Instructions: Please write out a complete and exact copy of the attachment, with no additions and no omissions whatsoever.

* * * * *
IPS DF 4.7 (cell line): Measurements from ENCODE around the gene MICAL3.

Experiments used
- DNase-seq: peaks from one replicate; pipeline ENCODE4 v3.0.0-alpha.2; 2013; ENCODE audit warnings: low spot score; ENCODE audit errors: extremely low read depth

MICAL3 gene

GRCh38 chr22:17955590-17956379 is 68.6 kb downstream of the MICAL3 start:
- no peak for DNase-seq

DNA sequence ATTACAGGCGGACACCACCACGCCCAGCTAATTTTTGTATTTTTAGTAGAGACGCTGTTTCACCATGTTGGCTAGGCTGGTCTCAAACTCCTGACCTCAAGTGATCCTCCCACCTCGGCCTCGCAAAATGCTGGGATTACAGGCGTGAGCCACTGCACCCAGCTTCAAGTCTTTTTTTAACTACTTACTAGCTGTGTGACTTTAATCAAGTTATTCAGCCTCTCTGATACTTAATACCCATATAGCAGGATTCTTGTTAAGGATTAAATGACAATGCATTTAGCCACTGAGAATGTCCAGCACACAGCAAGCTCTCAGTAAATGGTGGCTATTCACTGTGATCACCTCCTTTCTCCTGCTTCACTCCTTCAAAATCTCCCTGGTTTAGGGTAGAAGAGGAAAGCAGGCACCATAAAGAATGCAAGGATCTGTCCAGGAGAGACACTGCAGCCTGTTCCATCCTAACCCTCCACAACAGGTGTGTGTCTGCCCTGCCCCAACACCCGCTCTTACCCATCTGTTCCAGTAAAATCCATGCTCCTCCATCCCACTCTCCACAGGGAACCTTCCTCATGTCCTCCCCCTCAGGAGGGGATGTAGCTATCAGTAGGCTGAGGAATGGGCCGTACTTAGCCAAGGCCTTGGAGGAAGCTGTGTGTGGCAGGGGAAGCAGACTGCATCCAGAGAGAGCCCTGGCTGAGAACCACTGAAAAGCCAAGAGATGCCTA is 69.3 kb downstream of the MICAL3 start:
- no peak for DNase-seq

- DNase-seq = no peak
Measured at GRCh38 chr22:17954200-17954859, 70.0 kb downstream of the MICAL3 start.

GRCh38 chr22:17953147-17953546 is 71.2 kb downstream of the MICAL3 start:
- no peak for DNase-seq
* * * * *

IPS DF 4.7 (cell line): Measurements from ENCODE around the gene MICAL3.

Experiments used
- DNase-seq: peaks from one replicate; pipeline ENCODE4 v3.0.0-alpha.2; 2013; ENCODE audit warnings: low spot score; ENCODE audit errors: extremely low read depth

MICAL3 gene

GRCh38 chr22:17955590-17956379 is 68.6 kb downstream of the MICAL3 start:
- no peak for DNase-seq

DNA sequence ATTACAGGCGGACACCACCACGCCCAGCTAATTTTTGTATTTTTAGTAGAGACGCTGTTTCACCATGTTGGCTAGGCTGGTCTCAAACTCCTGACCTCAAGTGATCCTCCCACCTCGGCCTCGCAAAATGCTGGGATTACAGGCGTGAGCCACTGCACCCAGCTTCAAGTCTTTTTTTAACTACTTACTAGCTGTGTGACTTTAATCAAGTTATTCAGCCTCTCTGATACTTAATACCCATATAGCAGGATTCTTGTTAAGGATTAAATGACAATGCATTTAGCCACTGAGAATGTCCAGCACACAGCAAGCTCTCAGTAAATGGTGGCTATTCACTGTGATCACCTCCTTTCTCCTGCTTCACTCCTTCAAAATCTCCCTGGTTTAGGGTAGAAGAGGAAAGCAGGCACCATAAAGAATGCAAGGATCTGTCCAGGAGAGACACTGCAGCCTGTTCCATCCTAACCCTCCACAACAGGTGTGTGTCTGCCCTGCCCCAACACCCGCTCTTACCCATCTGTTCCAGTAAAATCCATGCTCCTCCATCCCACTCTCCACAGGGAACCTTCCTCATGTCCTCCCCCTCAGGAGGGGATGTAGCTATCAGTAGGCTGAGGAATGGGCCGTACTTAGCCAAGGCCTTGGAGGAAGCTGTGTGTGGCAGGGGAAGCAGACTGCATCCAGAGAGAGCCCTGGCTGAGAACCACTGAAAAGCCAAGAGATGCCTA is 69.3 kb downstream of the MICAL3 start:
- no peak for DNase-seq

- DNase-seq = no peak
Measured at GRCh38 chr22:17954200-17954859, 70.0 kb downstream of the MICAL3 start.

GRCh38 chr22:17953147-17953546 is 71.2 kb downstream of the MICAL3 start:
- no peak for DNase-seq